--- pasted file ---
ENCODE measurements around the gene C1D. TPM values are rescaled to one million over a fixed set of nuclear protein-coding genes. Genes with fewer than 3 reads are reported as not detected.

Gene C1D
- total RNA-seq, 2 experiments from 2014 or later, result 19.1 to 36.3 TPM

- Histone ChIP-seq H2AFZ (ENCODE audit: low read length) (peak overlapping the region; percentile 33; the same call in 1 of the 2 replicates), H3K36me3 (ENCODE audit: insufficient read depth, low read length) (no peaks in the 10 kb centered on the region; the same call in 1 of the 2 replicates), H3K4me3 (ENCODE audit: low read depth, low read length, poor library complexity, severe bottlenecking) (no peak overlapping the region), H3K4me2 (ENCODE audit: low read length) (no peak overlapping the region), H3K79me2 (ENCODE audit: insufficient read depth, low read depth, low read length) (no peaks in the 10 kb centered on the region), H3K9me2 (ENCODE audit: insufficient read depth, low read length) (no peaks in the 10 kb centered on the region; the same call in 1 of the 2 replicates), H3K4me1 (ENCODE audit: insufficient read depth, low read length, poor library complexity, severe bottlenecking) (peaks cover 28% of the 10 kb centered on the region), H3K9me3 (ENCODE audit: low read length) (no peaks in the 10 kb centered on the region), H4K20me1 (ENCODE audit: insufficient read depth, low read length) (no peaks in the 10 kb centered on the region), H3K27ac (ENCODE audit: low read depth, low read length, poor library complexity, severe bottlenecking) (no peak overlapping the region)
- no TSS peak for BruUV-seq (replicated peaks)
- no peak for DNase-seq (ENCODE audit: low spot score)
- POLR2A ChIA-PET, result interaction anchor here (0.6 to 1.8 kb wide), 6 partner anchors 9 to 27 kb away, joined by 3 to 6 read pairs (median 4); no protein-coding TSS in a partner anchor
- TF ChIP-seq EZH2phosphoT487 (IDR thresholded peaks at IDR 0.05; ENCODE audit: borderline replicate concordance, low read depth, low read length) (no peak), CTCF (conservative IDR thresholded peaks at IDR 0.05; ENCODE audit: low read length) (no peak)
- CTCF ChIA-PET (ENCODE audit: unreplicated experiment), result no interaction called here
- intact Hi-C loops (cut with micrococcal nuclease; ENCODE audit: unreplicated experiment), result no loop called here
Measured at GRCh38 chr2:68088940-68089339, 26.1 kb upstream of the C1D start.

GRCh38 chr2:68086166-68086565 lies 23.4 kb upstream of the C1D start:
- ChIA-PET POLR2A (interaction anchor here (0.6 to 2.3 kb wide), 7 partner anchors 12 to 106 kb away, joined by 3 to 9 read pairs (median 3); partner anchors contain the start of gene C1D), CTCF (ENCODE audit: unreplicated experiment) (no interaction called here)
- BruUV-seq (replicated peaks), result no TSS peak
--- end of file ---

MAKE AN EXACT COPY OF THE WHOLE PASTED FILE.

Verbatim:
ENCODE measurements around the gene C1D. TPM values are rescaled to one million over a fixed set of nuclear protein-coding genes. Genes with fewer than 3 reads are reported as not detected.

Gene C1D
- total RNA-seq, 2 experiments from 2014 or later, result 19.1 to 36.3 TPM

- Histone ChIP-seq H2AFZ (ENCODE audit: low read length) (peak overlapping the region; percentile 33; the same call in 1 of the 2 replicates), H3K36me3 (ENCODE audit: insufficient read depth, low read length) (no peaks in the 10 kb centered on the region; the same call in 1 of the 2 replicates), H3K4me3 (ENCODE audit: low read depth, low read length, poor library complexity, severe bottlenecking) (no peak overlapping the region), H3K4me2 (ENCODE audit: low read length) (no peak overlapping the region), H3K79me2 (ENCODE audit: insufficient read depth, low read depth, low read length) (no peaks in the 10 kb centered on the region), H3K9me2 (ENCODE audit: insufficient read depth, low read length) (no peaks in the 10 kb centered on the region; the same call in 1 of the 2 replicates), H3K4me1 (ENCODE audit: insufficient read depth, low read length, poor library complexity, severe bottlenecking) (peaks cover 28% of the 10 kb centered on the region), H3K9me3 (ENCODE audit: low read length) (no peaks in the 10 kb centered on the region), H4K20me1 (ENCODE audit: insufficient read depth, low read length) (no peaks in the 10 kb centered on the region), H3K27ac (ENCODE audit: low read depth, low read length, poor library complexity, severe bottlenecking) (no peak overlapping the region)
- no TSS peak for BruUV-seq (replicated peaks)
- no peak for DNase-seq (ENCODE audit: low spot score)
- POLR2A ChIA-PET, result interaction anchor here (0.6 to 1.8 kb wide), 6 partner anchors 9 to 27 kb away, joined by 3 to 6 read pairs (median 4); no protein-coding TSS in a partner anchor
- TF ChIP-seq EZH2phosphoT487 (IDR thresholded peaks at IDR 0.05; ENCODE audit: borderline replicate concordance, low read depth, low read length) (no peak), CTCF (conservative IDR thresholded peaks at IDR 0.05; ENCODE audit: low read length) (no peak)
- CTCF ChIA-PET (ENCODE audit: unreplicated experiment), result no interaction called here
- intact Hi-C loops (cut with micrococcal nuclease; ENCODE audit: unreplicated experiment), result no loop called here
Measured at GRCh38 chr2:68088940-68089339, 26.1 kb upstream of the C1D start.

GRCh38 chr2:68086166-68086565 lies 23.4 kb upstream of the C1D start:
- ChIA-PET POLR2A (interaction anchor here (0.6 to 2.3 kb wide), 7 partner anchors 12 to 106 kb away, joined by 3 to 9 read pairs (median 3); partner anchors contain the start of gene C1D), CTCF (ENCODE audit: unreplicated experiment) (no interaction called here)
- BruUV-seq (replicated peaks), result no TSS peak